We speak the lingo in order to exude confidence and cover up the fact that we don’t know what’s up, and we are scared shitless. Crevasses, avalanches, serac-fall, hypothermia, frostbite, high altitude cerebral edema, pulmonary edema, acute mountain sickness or even just getting lost, getting a blister, being too tired to go on, going crazy; death has so many snowy faces in the Alaska Range.
Today is my last day of green grass, of hamburgers, of shorts and t-shirts. It's my last day existing with the certainty that I will live through it.
May 27, 2006; Day 1:
Talkeetna Airport. It is 70 degrees and we are wearing snowpants. Our 8 am flight is delayed due to high winds at basecamp. So we wait. Other teams join us at the hangar. We wait. My skin sweats under gore-tex. We wait. I break into our duffel marked “Snax: 37 pounds.” I eat some cheez-its. We wait. The airport closes at 8 pm. At 7:30, I start thinking about what kind of pizza I’m going to have for dinner. I’d rather climb Denali tomorrow anyways.
“Breasts on the West Buttress?” The airport girl beckons us. “You’re up. There’s a weather window. Let’s go.”
We have four minutes to load all 400 pounds of food and gear onto the plane. And then we are on our way to basecamp. After so many years of thinking about it, planning it, and training for it, finally we are climbing Denali.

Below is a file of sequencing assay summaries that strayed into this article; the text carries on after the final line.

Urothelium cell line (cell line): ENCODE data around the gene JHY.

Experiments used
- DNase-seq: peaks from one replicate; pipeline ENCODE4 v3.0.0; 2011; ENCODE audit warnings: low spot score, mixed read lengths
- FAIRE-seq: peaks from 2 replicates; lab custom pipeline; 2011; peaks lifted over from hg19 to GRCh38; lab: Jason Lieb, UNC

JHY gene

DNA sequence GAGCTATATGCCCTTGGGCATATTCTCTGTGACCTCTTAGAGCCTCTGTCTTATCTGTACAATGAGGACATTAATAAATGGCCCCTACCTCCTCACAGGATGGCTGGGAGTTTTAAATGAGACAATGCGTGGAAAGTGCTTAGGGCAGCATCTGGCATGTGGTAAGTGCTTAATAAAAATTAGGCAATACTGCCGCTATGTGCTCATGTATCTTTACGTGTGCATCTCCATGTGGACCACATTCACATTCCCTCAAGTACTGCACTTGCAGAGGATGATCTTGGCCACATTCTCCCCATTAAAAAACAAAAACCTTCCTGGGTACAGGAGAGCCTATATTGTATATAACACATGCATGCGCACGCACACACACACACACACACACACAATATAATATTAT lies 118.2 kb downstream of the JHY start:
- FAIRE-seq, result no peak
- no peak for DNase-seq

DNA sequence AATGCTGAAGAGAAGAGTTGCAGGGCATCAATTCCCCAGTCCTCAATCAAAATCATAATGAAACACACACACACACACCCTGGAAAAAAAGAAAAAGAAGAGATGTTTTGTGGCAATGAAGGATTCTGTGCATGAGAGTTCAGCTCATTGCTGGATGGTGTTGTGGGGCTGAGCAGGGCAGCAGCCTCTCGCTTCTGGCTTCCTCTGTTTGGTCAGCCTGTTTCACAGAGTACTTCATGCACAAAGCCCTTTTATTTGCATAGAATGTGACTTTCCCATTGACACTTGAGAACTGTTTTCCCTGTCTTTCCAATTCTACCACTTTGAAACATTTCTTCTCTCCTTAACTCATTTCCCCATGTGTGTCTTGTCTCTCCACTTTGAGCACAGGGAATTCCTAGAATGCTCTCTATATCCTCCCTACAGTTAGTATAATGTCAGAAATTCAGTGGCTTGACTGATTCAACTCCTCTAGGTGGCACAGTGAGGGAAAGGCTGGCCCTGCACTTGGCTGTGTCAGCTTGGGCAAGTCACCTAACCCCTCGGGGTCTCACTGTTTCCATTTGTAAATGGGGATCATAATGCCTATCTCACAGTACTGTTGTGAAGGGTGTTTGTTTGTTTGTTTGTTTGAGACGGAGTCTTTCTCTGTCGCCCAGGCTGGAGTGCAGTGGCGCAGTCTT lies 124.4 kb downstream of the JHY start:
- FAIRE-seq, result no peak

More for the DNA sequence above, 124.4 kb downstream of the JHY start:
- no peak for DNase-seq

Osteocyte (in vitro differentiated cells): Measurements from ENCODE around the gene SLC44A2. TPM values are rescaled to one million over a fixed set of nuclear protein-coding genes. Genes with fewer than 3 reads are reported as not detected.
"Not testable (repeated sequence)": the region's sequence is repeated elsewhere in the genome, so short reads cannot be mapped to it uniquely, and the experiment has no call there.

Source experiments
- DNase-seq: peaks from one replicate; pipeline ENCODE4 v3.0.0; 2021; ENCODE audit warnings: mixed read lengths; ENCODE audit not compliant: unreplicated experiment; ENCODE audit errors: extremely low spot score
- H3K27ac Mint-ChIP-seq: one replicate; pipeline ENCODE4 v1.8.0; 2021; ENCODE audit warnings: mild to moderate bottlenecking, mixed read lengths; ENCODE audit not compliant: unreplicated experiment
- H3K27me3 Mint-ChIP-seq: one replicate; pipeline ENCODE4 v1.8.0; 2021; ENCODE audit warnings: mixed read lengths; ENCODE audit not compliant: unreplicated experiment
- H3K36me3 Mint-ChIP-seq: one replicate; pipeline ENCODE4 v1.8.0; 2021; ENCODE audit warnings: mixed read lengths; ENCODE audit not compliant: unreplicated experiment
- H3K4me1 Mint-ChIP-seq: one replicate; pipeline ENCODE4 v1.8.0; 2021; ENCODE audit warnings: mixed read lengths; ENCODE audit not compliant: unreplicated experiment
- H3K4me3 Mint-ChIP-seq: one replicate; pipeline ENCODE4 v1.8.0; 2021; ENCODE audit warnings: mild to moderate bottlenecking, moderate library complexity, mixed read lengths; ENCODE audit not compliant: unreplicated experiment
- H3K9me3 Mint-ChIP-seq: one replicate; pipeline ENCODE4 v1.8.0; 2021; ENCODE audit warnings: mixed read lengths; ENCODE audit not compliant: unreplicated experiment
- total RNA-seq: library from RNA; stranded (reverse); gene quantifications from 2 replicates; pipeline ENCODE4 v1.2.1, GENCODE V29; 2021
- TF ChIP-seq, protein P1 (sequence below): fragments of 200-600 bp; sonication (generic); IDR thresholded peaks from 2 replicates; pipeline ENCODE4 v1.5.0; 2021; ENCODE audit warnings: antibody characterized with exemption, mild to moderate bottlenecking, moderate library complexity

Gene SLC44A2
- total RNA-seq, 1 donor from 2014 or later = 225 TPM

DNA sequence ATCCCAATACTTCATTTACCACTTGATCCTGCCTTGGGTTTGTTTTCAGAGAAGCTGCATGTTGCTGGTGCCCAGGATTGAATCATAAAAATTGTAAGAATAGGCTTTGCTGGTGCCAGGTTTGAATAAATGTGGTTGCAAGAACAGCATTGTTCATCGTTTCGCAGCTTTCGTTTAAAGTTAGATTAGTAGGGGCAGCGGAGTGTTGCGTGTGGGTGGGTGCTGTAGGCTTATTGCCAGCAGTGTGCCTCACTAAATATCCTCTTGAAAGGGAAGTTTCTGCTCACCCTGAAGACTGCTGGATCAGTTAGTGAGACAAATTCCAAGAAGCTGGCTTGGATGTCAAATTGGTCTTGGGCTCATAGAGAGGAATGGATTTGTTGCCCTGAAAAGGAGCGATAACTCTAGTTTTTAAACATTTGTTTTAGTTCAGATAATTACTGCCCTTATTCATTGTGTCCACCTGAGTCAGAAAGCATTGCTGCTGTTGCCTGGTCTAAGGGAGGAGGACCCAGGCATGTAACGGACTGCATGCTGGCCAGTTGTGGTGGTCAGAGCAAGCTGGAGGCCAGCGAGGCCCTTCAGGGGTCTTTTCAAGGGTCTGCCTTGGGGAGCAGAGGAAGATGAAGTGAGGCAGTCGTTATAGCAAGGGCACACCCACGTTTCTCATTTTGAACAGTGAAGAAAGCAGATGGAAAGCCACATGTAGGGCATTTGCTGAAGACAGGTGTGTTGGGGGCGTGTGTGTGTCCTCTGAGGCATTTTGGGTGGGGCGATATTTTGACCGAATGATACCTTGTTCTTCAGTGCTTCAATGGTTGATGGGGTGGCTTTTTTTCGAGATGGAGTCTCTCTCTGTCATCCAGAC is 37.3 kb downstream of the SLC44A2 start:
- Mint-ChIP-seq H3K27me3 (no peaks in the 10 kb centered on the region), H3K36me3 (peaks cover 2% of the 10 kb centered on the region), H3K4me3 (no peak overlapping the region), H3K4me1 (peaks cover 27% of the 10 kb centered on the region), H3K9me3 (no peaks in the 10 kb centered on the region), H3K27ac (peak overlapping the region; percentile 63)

May 28, 2006; Day 2:
We wait at basecamp until midnight to start climbing. At night the glacier is colder and snow bridges over crevasses are less likely to open up underneath you. We talk about goals. We talk about fears. We talk about the Irishman who just fell into a crevasse a half-mile up-glacier.
He survived, but is too scared to go on, and is waiting at basecamp to fly home.
“That won’t happen to us,” says Sheldon. “We will always have good communication and rope tension. So even if we do fall, it’ll only be a few feet.”
“But he couldn’t even see the crevasse,” I say. “It was all just white and flat. And then he fell. Out of nowhere. The whole glacier is like that.”
“We are better at this than them,” says Sheldon.
“But they’re men,” I say. “And we’re just girls.”
She looks at me like I obviously don’t get it.
May 29, 2006; Day 3:
We walk three times past the Irishman’s hole. If it weren’t for the wands they marked it with, we wouldn’t know a crevasse was there.
We shuttle our body weights in packs and sleds up the long, gradual Kahiltna Glacier.
We keep our rope tight.
In the tent we talk about girl stuff: cramps and tampons. Crampons stay outside. We eat chocolate and peanut butter and whisper about boys.
We drink Tang. I love Tang. My lips are orange with Tang. We drink it cold, we drink it hot, we drink it with yesterday’s macaroni bloated and pale and stuck to the pot. In the tent we laugh, we truth and we dare. We, BFF three, stoked and stinky, giggle like a sleepover.
But outside, with our crampons on, we are 50 feet apart, serious, scared and silent. The only words we say are “Clear,” which means go, and “Zero,” which means stop.